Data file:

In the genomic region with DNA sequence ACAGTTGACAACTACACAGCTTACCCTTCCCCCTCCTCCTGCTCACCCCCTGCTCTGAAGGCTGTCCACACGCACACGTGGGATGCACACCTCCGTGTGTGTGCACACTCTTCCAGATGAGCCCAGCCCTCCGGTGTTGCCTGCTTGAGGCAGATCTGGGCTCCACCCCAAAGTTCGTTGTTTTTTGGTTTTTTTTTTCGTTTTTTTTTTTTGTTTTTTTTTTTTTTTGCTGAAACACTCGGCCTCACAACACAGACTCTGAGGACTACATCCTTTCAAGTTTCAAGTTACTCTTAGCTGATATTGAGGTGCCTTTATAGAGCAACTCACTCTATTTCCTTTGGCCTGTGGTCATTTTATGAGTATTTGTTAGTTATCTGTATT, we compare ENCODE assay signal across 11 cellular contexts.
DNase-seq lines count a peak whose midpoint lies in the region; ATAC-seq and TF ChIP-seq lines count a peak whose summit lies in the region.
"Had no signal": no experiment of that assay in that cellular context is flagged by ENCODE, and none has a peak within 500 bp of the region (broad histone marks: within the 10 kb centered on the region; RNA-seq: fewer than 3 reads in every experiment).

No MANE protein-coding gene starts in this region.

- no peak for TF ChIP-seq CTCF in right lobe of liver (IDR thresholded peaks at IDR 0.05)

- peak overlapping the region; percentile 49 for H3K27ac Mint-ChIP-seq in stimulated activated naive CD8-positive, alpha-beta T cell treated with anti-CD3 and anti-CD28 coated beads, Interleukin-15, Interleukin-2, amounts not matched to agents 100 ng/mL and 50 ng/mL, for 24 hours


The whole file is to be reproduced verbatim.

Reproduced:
In the genomic region with DNA sequence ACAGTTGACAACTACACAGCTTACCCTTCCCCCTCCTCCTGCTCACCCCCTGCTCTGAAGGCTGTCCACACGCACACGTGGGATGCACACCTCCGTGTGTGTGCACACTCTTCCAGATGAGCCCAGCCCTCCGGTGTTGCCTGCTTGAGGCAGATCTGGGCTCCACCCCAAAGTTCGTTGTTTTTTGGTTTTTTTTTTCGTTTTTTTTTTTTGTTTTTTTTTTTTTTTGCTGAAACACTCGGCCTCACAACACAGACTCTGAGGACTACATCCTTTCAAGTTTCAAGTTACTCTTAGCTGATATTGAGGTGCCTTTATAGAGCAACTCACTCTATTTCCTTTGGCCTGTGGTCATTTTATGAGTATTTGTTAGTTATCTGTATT, we compare ENCODE assay signal across 11 cellular contexts.
DNase-seq lines count a peak whose midpoint lies in the region; ATAC-seq and TF ChIP-seq lines count a peak whose summit lies in the region.
"Had no signal": no experiment of that assay in that cellular context is flagged by ENCODE, and none has a peak within 500 bp of the region (broad histone marks: within the 10 kb centered on the region; RNA-seq: fewer than 3 reads in every experiment).

No MANE protein-coding gene starts in this region.

- no peak for TF ChIP-seq CTCF in right lobe of liver (IDR thresholded peaks at IDR 0.05)

- peak overlapping the region; percentile 49 for H3K27ac Mint-ChIP-seq in stimulated activated naive CD8-positive, alpha-beta T cell treated with anti-CD3 and anti-CD28 coated beads, Interleukin-15, Interleukin-2, amounts not matched to agents 100 ng/mL and 50 ng/mL, for 24 hours